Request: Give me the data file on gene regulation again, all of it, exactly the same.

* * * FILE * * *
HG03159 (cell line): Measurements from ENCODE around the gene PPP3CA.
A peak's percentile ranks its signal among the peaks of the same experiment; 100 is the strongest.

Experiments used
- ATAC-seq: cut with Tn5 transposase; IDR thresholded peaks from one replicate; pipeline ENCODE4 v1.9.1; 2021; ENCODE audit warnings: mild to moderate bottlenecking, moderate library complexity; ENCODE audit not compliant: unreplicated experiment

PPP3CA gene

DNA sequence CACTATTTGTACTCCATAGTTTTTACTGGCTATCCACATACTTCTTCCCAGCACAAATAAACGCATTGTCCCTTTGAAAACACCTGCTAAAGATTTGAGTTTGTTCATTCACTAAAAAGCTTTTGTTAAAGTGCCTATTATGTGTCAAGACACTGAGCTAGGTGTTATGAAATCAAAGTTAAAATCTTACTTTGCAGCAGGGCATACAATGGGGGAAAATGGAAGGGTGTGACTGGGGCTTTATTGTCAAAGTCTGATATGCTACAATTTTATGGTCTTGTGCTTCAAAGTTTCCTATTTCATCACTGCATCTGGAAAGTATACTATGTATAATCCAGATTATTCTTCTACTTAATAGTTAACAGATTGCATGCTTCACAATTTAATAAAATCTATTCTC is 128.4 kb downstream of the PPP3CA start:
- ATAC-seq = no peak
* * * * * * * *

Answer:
HG03159 (cell line): Measurements from ENCODE around the gene PPP3CA.
A peak's percentile ranks its signal among the peaks of the same experiment; 100 is the strongest.

Experiments used
- ATAC-seq: cut with Tn5 transposase; IDR thresholded peaks from one replicate; pipeline ENCODE4 v1.9.1; 2021; ENCODE audit warnings: mild to moderate bottlenecking, moderate library complexity; ENCODE audit not compliant: unreplicated experiment

PPP3CA gene

DNA sequence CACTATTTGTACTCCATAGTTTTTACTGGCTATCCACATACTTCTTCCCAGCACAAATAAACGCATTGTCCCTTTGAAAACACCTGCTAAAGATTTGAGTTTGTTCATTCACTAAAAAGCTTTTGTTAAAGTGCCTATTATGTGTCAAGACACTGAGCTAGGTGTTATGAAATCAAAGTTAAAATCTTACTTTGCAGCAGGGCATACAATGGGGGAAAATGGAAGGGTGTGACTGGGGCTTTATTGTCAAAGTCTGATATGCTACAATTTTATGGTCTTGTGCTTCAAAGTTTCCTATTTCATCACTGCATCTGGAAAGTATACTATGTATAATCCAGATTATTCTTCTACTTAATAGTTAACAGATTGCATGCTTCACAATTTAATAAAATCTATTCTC is 128.4 kb downstream of the PPP3CA start:
- ATAC-seq = no peak